American Bodies: BMI

The BMI is a 200-year old formula devised by a Belgian statistician, Adolphe Quetelet, to define the characteristics of a ‘normal man’ and to fit the distribution around the norm for that given male population. The BMI was tailored to a “normal” male circa 1800 in Belgium. What a perfect measurement system for Americans in 2017!

Are you a fan of the BMI or are you in the Hamwi camp? Typically, a person doesn’t like the former, has never heard of the latter- yet considers themselves a Wellness Guru anyway. If you are talking bodies, you need measurement.

The BMI wasn’t used anywhere until the 1990s. Before then, the Hamwi Formula was law; a female at 5 feet should weigh 100 pounds, add 5 pounds for each additional inch. A male of 5 feet starts at 106 pounds, add 6 pounds for each additional inch. Simple, right? Even in our mathematically challenged America (we’re 27th in the world at math proficiency), anyone can do it. The problem is that we are not only bad at math, we are also very fat and the Hamwi makes us feel bad. So, hello BMI!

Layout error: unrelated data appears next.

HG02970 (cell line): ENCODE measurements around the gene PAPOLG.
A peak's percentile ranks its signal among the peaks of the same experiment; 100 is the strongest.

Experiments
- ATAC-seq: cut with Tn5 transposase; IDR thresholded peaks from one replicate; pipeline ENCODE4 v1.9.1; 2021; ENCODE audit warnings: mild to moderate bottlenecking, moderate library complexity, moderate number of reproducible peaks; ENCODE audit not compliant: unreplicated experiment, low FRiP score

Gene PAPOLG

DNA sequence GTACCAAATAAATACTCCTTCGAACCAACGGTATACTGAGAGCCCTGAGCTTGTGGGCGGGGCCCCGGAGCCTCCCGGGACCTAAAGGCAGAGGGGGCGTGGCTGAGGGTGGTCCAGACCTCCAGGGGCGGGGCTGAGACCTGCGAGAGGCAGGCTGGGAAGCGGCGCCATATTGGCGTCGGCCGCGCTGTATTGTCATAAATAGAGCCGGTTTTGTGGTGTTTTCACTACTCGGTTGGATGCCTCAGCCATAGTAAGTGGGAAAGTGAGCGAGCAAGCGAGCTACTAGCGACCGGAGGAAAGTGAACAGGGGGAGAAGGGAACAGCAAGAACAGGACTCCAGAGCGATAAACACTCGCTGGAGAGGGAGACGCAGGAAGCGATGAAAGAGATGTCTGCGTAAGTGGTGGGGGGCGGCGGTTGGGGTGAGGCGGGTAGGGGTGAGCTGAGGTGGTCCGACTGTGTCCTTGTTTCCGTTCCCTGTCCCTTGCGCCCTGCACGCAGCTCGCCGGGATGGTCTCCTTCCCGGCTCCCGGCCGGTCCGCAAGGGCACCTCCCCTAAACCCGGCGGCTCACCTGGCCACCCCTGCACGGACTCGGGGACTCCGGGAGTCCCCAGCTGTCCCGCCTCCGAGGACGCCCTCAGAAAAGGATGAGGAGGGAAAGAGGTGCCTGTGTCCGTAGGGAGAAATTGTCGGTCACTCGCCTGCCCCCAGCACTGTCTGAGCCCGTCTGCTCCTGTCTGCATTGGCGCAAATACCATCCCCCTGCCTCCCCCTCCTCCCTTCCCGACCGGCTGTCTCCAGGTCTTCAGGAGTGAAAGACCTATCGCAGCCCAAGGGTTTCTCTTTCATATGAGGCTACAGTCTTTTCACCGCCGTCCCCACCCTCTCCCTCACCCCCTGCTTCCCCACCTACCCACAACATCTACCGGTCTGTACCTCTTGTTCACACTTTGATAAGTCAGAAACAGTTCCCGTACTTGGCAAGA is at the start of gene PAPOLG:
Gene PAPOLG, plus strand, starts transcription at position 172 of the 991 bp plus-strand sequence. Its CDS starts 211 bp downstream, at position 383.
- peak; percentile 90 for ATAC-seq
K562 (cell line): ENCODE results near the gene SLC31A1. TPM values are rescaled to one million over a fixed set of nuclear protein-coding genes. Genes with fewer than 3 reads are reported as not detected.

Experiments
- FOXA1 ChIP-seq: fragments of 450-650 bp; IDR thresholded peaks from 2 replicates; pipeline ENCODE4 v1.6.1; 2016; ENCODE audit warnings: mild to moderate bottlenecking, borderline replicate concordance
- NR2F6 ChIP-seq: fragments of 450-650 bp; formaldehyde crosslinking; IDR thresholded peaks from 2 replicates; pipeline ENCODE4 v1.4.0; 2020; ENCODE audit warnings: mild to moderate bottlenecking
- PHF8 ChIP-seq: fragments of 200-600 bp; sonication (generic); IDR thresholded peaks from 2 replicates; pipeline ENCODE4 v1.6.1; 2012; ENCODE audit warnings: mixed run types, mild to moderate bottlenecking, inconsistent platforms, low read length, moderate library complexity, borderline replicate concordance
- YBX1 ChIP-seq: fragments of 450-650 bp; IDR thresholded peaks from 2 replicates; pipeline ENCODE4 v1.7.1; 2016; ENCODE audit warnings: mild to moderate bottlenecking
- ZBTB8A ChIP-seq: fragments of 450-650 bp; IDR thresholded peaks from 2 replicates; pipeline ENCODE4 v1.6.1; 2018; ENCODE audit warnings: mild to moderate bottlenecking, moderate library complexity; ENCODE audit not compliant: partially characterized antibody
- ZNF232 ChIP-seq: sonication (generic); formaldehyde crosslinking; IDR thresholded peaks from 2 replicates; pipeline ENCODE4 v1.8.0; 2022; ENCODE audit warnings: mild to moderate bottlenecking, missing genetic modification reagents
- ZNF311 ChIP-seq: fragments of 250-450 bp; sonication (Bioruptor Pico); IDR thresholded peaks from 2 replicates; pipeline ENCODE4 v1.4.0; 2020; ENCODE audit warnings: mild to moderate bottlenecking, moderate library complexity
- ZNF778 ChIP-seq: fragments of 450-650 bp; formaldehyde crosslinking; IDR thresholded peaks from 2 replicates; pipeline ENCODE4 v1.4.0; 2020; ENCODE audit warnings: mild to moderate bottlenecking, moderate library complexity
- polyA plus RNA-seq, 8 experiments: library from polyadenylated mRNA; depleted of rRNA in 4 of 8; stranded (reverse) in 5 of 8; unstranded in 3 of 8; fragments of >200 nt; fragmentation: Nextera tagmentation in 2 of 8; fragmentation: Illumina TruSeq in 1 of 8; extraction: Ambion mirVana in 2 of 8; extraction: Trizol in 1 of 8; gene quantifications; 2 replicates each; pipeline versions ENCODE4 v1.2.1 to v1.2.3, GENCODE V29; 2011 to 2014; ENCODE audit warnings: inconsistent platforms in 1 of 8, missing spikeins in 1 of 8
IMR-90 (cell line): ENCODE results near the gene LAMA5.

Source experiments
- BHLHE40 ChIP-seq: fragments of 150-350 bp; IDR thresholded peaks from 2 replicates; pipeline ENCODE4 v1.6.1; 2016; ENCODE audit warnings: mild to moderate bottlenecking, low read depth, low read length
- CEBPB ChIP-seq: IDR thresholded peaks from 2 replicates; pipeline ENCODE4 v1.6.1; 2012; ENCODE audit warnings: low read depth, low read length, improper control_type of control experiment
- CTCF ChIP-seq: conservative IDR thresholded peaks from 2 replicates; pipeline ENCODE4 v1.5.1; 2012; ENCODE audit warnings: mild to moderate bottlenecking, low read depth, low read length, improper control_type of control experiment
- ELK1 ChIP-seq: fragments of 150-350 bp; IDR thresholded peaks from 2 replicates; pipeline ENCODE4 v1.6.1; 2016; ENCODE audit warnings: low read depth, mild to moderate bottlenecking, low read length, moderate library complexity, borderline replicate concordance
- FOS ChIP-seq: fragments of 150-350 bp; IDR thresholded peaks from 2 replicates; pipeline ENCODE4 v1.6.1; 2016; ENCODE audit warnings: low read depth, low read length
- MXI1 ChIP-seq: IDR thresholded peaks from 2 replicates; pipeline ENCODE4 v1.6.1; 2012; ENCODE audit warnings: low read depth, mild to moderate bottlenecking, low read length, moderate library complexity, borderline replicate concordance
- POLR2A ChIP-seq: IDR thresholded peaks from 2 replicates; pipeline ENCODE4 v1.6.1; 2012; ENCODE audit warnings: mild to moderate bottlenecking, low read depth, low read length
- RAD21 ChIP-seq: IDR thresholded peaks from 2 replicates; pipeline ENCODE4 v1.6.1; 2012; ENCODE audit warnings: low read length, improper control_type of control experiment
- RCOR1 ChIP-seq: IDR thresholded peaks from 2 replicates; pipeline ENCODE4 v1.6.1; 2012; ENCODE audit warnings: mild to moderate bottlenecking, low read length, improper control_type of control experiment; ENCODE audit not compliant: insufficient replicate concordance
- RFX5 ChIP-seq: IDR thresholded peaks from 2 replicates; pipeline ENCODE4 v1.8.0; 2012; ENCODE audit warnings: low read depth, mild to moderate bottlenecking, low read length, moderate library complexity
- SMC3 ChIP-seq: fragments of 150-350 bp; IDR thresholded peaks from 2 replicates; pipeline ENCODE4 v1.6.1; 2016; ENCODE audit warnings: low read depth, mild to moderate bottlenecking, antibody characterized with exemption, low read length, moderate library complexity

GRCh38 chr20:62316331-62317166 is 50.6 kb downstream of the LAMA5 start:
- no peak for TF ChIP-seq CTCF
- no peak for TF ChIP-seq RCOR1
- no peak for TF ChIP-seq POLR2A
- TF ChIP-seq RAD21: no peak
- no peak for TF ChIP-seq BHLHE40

Even though BMI is our standard, no one likes it. If you ask people whether it’s a valid measure, they immediately tell you it is no good. Suppose you weigh 325 pounds of muscle and bone and practically no fat. Picture your favorite NFL player — the BMI labels them as obese. This is unthinkable; you are a professional athlete and earn millions to be that BIG. This is the wellness industry’s version of fake news. Why?

If you are a female at 5’6” and 185 pounds, your BMI of 29.9 classifies you as only overweight.

So rather than being restrictive for the 99.9 percent of the population not in the NFL, it is totally permissive and forgiving. Furthermore, this helps the weight loss industry. It seems counter intuitive, but if you tell a potential client they are obese, they are more likely to waddle away from your diet center and give up. Given how lucrative the diet biz is and how much it has contributed to our economy, it’s time to LIKE the BMI!